BREAKING: Taser International changes Name Axon: Wants to be associated with Body Cameras not Weapons

Taser International has renamed themselves Axon. The Scottsdale, Arizona company, which has a monopoly on “projectile conductive energy devices” used by law enforcement worldwide, has decided to switch focus from arming law enforcement to monitoring them with their Axon line of Body Cameras and their subscription service for law enforcement organizations.

The original Taser was invented by Jack Cover in 1969. It used smokeless powder to fire electrical probes and was classified as a firearm by the BATFE. The brothers that founded Taser International in the early 1990s worked with Jack Cover to develop an improved version, the Air Taser, that used gas cartridges rather than chemical propellant to fire electrodes.

In 1999 they released the iconic pistol-style Taser X26 that created an entirely new market of less lethal weapons worldwide. Taser has a monopoly in an industry where new entrants are scared off by lawsuits and the inevitable bad press. We know of one company, JIUN-AN TECHNOLOGY in Taiwan, who are manufacturing a competitor, the bulky Raysun X-1, but we know of no law enforcement agencies who have adopted it.

Taser entered the Police Body Camera market in 2008 and in 2015 spun it into a separate division named Axon. Their Axon Flex 2 camera attaches to either ballistic glasses or headgear. Data recorded from the devices are uploaded to where AI technology analyzes the videos and can automatically transcribe details from drivers licenses and other documents an officer is likely to encounter.

Today Taser International announced that the company itself was being renamed Axon. They said  “to reflect the evolution of our company from a less-lethal weapons manufacturing company to a full solutions provider of cloud and mobile software, connected devices, wearable cameras, and now artificial intelligence.” The company also announced a program where they will loan body cameras to any US Law Enforcement Organization for a period of one year.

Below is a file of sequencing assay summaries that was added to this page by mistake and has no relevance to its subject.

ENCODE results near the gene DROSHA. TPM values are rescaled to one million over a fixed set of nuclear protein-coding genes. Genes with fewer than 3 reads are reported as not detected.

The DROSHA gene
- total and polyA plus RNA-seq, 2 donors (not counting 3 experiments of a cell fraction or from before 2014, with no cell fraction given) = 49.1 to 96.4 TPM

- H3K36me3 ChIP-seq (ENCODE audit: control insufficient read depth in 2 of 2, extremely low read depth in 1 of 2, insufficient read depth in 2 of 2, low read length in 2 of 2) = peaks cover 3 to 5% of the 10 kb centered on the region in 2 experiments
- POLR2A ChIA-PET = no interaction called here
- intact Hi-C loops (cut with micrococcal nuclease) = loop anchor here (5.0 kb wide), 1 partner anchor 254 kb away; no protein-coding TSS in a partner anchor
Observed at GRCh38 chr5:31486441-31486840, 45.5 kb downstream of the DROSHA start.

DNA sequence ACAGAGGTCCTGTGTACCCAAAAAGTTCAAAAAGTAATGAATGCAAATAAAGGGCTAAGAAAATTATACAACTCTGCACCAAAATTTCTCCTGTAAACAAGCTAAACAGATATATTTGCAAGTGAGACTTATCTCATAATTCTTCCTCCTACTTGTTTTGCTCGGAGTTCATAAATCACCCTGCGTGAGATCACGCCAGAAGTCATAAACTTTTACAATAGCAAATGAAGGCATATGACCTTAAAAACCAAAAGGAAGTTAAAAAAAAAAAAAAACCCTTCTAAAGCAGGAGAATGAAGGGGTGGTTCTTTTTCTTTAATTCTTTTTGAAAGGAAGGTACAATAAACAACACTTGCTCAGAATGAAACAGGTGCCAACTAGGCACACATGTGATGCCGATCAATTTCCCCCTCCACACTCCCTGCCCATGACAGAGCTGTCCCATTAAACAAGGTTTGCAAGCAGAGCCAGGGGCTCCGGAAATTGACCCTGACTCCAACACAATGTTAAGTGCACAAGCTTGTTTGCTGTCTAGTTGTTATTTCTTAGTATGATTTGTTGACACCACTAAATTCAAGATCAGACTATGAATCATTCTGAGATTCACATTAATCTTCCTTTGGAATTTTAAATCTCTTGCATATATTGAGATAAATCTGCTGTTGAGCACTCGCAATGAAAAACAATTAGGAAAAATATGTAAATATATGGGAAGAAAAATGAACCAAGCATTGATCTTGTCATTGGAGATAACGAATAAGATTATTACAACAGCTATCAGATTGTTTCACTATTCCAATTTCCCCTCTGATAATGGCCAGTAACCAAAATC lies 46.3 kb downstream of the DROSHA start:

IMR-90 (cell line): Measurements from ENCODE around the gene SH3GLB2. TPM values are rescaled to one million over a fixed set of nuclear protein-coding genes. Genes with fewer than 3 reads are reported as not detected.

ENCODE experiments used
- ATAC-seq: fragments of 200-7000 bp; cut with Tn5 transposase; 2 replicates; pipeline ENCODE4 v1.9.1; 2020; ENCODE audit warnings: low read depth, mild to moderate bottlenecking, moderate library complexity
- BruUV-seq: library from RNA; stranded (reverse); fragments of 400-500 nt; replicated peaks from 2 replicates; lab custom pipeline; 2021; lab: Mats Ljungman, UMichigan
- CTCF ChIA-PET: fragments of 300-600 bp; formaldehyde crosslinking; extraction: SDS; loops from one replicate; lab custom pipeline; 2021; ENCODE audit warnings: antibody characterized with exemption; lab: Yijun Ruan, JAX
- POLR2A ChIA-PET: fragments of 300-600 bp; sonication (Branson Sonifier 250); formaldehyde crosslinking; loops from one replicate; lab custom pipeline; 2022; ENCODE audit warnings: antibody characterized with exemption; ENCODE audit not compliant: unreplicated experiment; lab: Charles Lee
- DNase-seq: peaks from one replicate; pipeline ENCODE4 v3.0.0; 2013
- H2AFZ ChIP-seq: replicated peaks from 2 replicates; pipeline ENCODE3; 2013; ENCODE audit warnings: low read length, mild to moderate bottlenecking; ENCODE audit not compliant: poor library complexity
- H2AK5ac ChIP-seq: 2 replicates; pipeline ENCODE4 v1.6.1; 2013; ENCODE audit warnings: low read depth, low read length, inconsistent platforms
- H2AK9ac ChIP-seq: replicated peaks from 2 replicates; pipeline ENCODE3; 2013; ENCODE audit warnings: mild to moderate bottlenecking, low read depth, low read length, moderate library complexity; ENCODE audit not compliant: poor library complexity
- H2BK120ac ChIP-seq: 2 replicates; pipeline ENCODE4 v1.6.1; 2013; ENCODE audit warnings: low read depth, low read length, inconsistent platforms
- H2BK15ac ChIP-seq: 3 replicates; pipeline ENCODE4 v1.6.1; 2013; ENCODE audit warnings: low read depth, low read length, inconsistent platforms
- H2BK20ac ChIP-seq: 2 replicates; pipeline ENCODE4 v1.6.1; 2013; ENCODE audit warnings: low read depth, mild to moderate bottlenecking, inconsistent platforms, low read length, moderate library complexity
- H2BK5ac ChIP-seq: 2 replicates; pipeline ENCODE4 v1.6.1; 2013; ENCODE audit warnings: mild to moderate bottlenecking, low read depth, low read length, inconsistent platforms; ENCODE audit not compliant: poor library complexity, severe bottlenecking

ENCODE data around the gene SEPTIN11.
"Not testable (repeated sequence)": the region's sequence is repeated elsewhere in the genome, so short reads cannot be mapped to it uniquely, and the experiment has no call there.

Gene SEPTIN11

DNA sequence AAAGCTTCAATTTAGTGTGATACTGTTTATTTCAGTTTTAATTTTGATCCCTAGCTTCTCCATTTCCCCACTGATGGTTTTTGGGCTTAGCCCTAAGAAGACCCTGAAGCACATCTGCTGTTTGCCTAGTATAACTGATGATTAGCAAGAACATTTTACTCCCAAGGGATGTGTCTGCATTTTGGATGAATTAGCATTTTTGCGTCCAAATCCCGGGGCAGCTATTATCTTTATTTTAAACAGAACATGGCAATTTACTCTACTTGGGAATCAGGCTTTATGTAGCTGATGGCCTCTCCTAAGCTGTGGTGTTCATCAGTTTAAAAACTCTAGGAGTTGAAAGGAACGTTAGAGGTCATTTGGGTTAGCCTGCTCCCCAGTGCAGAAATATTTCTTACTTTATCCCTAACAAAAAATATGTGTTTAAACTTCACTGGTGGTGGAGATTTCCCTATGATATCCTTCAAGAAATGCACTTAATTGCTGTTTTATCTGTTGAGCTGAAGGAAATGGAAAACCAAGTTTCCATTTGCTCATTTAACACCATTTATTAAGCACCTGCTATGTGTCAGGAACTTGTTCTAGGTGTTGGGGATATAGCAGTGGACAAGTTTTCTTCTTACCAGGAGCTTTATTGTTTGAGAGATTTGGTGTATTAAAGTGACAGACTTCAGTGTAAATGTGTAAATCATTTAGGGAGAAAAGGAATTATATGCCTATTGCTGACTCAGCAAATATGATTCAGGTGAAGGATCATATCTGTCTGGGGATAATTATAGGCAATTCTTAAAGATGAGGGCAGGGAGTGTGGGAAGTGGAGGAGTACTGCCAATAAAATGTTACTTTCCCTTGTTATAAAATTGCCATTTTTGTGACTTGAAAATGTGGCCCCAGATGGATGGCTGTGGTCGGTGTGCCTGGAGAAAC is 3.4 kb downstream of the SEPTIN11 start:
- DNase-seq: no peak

Steve Johnson

Founder and Dictator-In-Chief of TFB. A passionate gun owner, a shooting enthusiast and totally tacti-uncool. Favorite first date location: any gun range. Steve can be contacted here.


  • Russ


    • Braking?

      • mazkact

        a device for slowing or stopping a moving vehicle, typically by applying pressure to the wheels.
        “he slammed on his brakes”

    • Clickbait*

  • Badwolf

    “I got Tasered!” “I got Axoned!”

    Just doesn’t have the same ring to it.

  • bull

    this feels like an first of april joke?

  • Maxpwr

    Don’t Ax me, bro!

  • UCSPanther

    When I think “Taser”, I think:


  • FOC Ewe

    Every Uniformed Officer will be an ISR platform for the municiple AI. My logic is undeniable. ?

  • Badwolf
  • Preacher

    “The company also announced a program where they will loan body cameras
    to any US Law Enforcement Organization for a period of one year.”

    Free – moving – Cameramans, who are maybe collecting sensitive information for a private company?